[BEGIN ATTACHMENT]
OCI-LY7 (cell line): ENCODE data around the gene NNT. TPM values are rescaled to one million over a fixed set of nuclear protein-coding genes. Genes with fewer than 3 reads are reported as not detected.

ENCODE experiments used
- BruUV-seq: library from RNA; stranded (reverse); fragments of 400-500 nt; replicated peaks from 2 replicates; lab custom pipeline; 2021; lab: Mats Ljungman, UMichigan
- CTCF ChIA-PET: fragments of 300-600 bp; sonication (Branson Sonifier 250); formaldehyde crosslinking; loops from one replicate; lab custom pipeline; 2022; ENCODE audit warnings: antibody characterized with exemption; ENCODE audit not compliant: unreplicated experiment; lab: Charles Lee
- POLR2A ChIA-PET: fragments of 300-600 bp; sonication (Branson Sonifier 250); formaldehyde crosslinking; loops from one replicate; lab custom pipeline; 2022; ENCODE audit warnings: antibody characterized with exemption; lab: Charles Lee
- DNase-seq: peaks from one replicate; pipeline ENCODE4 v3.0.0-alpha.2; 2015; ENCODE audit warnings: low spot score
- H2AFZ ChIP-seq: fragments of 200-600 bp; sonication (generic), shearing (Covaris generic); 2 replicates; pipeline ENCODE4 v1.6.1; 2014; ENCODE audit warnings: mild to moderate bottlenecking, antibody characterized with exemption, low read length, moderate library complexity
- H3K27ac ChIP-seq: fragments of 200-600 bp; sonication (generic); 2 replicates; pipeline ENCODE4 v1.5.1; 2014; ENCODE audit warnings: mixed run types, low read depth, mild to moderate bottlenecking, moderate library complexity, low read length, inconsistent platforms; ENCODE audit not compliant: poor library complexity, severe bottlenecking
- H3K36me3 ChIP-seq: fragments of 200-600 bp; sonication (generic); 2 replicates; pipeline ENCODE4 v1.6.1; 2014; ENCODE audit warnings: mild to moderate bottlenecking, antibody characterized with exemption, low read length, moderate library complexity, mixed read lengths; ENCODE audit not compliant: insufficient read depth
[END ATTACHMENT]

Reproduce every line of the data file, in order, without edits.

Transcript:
OCI-LY7 (cell line): ENCODE data around the gene NNT. TPM values are rescaled to one million over a fixed set of nuclear protein-coding genes. Genes with fewer than 3 reads are reported as not detected.

ENCODE experiments used
- BruUV-seq: library from RNA; stranded (reverse); fragments of 400-500 nt; replicated peaks from 2 replicates; lab custom pipeline; 2021; lab: Mats Ljungman, UMichigan
- CTCF ChIA-PET: fragments of 300-600 bp; sonication (Branson Sonifier 250); formaldehyde crosslinking; loops from one replicate; lab custom pipeline; 2022; ENCODE audit warnings: antibody characterized with exemption; ENCODE audit not compliant: unreplicated experiment; lab: Charles Lee
- POLR2A ChIA-PET: fragments of 300-600 bp; sonication (Branson Sonifier 250); formaldehyde crosslinking; loops from one replicate; lab custom pipeline; 2022; ENCODE audit warnings: antibody characterized with exemption; lab: Charles Lee
- DNase-seq: peaks from one replicate; pipeline ENCODE4 v3.0.0-alpha.2; 2015; ENCODE audit warnings: low spot score
- H2AFZ ChIP-seq: fragments of 200-600 bp; sonication (generic), shearing (Covaris generic); 2 replicates; pipeline ENCODE4 v1.6.1; 2014; ENCODE audit warnings: mild to moderate bottlenecking, antibody characterized with exemption, low read length, moderate library complexity
- H3K27ac ChIP-seq: fragments of 200-600 bp; sonication (generic); 2 replicates; pipeline ENCODE4 v1.5.1; 2014; ENCODE audit warnings: mixed run types, low read depth, mild to moderate bottlenecking, moderate library complexity, low read length, inconsistent platforms; ENCODE audit not compliant: poor library complexity, severe bottlenecking
- H3K36me3 ChIP-seq: fragments of 200-600 bp; sonication (generic); 2 replicates; pipeline ENCODE4 v1.6.1; 2014; ENCODE audit warnings: mild to moderate bottlenecking, antibody characterized with exemption, low read length, moderate library complexity, mixed read lengths; ENCODE audit not compliant: insufficient read depth